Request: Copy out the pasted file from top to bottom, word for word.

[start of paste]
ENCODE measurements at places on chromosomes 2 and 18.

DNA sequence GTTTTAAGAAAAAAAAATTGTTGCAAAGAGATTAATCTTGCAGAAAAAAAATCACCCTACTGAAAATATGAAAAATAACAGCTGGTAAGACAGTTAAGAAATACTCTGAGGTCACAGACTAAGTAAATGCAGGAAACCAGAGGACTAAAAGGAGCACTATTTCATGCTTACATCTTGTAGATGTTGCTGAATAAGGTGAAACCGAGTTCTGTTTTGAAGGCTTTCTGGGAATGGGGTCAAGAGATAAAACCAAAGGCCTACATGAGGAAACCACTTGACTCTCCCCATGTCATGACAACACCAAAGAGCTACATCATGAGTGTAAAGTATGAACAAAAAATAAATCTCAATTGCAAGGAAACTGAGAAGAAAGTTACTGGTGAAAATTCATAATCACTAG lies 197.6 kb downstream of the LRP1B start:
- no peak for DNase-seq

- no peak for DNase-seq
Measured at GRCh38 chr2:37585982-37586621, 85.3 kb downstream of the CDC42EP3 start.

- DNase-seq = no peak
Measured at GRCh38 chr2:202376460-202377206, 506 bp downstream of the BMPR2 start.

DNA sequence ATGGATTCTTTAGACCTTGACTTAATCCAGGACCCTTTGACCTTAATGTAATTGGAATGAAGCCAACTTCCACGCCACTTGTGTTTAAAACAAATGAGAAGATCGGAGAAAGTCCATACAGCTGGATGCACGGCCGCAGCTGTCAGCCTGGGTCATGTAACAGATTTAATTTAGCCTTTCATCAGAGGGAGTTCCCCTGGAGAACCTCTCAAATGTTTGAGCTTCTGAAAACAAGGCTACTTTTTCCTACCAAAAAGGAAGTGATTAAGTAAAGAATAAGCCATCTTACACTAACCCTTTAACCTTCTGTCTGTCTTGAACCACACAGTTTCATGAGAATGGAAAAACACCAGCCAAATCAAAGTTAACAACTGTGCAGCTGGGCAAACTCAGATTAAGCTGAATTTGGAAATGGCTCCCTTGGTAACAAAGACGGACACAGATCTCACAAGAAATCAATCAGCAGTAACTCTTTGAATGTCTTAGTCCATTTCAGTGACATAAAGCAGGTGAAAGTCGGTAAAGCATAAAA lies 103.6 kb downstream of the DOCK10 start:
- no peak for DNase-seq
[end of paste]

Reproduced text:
ENCODE measurements at places on chromosomes 2 and 18.

DNA sequence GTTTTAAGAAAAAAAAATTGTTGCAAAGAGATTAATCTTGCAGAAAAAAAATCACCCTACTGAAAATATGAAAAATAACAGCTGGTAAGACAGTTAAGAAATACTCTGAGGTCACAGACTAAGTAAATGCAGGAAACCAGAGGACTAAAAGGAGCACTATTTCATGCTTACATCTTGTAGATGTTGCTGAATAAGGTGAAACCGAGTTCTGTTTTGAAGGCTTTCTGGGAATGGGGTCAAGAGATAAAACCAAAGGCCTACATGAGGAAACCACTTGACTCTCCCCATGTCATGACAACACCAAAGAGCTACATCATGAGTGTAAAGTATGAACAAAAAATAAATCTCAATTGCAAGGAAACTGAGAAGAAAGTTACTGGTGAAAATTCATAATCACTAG lies 197.6 kb downstream of the LRP1B start:
- no peak for DNase-seq

- no peak for DNase-seq
Measured at GRCh38 chr2:37585982-37586621, 85.3 kb downstream of the CDC42EP3 start.

- DNase-seq = no peak
Measured at GRCh38 chr2:202376460-202377206, 506 bp downstream of the BMPR2 start.

DNA sequence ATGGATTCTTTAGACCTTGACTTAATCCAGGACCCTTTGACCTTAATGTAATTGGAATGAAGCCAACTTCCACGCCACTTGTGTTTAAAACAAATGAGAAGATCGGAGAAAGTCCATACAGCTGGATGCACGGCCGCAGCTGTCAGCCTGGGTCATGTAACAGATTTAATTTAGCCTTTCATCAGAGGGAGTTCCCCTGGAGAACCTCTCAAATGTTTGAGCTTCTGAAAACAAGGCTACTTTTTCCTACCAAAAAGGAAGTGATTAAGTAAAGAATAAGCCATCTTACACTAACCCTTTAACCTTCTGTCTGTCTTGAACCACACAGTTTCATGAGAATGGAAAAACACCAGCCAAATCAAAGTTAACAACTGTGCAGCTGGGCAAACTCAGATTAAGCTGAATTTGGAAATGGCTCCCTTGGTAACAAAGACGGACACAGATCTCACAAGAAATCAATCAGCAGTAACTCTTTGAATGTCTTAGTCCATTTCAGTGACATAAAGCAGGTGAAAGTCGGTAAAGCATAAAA lies 103.6 kb downstream of the DOCK10 start:
- no peak for DNase-seq